Working together to help Shelton’s Split Rock turkey get back to the wild

The Split Rock wild turkey on Christmas Day, sitting on a sign only a few feet from Bridgeport Avenue in Shelton.

The Split Rock wild turkey on Christmas Day, sitting on a sign only a few feet from Bridgeport Avenue in Shelton.

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Editor’s Note: The Split Rock wild turkey was observed on Thursday, Jan. 22 at about 4:55 p.m. trying to cross Bridgeport Avenue at the Commerce Drive/Old Stratford Road intersection, where it wandered back and forth a bit, with drivers maneuvering so as not to hit it. The wild turkey eventually returned to the side where it had begun its effort to cross, settling in front of the Center at Split Rock shopping complex.

 

To the Editor:

The entire town of Shelton has grown to love our local mascot — the Split Rock wild turkey. She has gained much attention and concern within the past few months.

Local wildlife rehabilitators, such as myself, have kept a close eye on her well-being and the strange behavior she exhibits of always appearing solo, rather than with a flock.

The wild turkey species is, by nature, a flocking and social species. Being such, flocks maintain home ranges and recognize individual animals within each flock.

They establish a “pecking order” with dominant and subordinate individuals (like chickens). Dominant individuals will peck at or chase subordinates, especially away from food sources.

The Split Rock wild turkey.

The Split Rock wild turkey.

There could be two possibilities for this lone hen: (1) She is a subordinate, and cannot compete in the pecking order of the flock. Therefore she has chosen to leave the flock and to survive on her own. (2) She is an old hen that has been barren for a few years. Being without poults (young fowl), she has no incentive to socialize.

Barren hens typically flock with others without broods, whereas hens with young will form their own flock.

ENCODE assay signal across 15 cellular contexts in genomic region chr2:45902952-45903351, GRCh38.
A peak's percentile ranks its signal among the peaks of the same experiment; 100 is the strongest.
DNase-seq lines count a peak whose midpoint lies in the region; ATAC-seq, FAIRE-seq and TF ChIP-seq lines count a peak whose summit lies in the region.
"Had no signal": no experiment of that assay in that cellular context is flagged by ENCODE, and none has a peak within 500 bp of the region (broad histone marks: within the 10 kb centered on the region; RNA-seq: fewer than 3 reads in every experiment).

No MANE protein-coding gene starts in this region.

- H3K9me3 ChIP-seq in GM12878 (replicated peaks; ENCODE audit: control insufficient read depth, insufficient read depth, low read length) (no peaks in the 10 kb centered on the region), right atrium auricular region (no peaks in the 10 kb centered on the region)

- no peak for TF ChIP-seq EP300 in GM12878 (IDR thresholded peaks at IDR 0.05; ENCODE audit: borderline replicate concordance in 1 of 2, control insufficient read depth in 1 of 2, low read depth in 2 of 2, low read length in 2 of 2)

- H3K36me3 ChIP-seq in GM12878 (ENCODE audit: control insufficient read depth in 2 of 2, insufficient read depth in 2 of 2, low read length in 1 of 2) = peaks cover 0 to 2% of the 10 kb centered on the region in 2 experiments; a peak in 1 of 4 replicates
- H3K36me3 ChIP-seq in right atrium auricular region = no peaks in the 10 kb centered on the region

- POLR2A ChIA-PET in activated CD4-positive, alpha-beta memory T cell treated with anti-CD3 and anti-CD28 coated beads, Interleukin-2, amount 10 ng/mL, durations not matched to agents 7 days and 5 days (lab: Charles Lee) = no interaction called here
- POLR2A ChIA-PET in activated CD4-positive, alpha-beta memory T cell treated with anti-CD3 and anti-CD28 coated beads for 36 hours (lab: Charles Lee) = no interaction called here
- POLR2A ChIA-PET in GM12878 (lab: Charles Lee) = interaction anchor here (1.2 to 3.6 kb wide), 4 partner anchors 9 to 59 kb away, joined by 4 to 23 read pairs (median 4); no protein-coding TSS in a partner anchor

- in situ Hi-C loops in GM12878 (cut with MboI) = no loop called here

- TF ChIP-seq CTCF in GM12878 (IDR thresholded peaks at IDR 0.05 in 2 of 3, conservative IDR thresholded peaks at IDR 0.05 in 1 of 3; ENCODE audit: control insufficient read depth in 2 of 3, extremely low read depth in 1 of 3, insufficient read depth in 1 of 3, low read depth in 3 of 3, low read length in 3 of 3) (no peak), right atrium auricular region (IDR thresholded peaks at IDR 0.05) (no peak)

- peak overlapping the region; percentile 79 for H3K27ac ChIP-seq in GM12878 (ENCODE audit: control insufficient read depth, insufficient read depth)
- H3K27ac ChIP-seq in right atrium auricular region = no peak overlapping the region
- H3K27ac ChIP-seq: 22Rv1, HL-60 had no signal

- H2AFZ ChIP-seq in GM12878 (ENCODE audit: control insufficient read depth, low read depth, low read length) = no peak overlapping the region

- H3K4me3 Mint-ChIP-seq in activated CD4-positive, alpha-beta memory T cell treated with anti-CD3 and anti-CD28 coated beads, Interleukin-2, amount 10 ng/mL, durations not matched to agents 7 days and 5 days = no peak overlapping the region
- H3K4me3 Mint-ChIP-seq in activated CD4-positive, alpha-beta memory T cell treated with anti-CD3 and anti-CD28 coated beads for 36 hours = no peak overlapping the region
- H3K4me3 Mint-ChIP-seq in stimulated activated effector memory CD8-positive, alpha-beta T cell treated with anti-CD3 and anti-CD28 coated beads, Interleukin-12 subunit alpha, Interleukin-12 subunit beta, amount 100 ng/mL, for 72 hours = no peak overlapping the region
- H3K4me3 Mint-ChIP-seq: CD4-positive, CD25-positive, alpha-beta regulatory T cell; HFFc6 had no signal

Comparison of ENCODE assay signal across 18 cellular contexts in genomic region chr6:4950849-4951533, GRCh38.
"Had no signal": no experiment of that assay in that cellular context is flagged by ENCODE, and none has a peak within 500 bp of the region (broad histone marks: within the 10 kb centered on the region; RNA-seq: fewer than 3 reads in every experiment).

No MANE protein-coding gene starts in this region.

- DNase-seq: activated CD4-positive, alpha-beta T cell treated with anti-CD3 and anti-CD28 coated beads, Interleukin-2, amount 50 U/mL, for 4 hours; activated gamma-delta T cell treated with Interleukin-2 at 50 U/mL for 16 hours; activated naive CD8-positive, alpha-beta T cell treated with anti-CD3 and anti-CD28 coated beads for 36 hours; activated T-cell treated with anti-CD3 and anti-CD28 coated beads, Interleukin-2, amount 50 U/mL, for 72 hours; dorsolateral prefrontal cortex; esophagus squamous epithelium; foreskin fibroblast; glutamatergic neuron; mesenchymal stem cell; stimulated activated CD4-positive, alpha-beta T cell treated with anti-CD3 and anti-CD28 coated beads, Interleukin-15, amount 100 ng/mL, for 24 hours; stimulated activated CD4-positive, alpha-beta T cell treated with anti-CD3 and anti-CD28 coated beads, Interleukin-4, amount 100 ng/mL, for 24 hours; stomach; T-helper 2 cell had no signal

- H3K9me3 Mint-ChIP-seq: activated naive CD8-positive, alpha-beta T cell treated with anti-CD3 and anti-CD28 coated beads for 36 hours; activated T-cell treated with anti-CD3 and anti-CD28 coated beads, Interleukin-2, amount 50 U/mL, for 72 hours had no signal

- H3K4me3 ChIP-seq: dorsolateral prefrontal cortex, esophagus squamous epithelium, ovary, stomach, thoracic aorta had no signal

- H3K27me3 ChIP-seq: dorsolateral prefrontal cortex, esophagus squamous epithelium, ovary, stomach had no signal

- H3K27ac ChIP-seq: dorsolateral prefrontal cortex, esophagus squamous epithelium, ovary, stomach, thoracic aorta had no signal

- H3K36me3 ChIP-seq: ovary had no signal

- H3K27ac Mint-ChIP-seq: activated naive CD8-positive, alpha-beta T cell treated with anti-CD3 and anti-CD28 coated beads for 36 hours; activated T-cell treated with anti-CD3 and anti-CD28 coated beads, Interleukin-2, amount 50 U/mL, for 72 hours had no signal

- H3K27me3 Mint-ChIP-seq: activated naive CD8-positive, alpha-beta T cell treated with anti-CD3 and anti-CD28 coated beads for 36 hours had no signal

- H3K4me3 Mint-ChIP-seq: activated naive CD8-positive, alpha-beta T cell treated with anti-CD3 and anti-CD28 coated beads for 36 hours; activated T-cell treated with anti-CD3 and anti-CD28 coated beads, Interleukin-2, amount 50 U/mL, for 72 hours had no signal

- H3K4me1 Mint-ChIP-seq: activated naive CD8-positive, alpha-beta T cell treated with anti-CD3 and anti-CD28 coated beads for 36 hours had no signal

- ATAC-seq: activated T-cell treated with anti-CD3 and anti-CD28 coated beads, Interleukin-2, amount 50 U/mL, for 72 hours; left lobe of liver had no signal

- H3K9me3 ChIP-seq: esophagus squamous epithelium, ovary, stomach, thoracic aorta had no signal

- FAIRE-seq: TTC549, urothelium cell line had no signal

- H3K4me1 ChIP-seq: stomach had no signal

While there may or may not be a turkey flock nearby, the Split Rock wild turkey seemingly prefers to be on her own. She is spotted at nearby businesses throughout the day, and her adventures cause traffic issues on Bridgeport Avenue.

 

Don’t feed the wild turkey

Well-meaning people may actually be causing her dangerous stay, by continuously feeding her. While the intentions are kind, that kindness is inherently hurting the wild turkey.

When any wild animal is being fed by humans, it leads to human dependency and lack of proper nutritional value (birds can develop a deformity called angel wing from being fed such things as breads and crackers).

In this case, feeding wildlife also may pose a risk to the wildlife’s physical safety as well as to public safety.

 

As for cars, it’s a lucky turkey so far

It is a miracle the amount of luck this turkey has had in not being struck by an oncoming car — but that luck may not last. If we all truly care for our Shelton mascot, let nature provide her the natural foods she forages for, and cease the intentional feedings that are keeping her here.

Once we all work together, it is hoped this turkey will then move on, on her own, for her safety and the safety of all drivers on the busy Bridgeport Avenue.

If anyone comes across injured or orphaned wildlife, please immediately contact a licensed wildlife rehabilitator or call the local animal control officer, police department or state DEEP dispatch (860-424-3333) for assistance.

Never attempt to re-locate or treat a wild animal on your own as it poses risk to you and that animal’s well-being for survival. In working together, we can all help make a difference.

 

Lisa Dickal

Shelton

 

 

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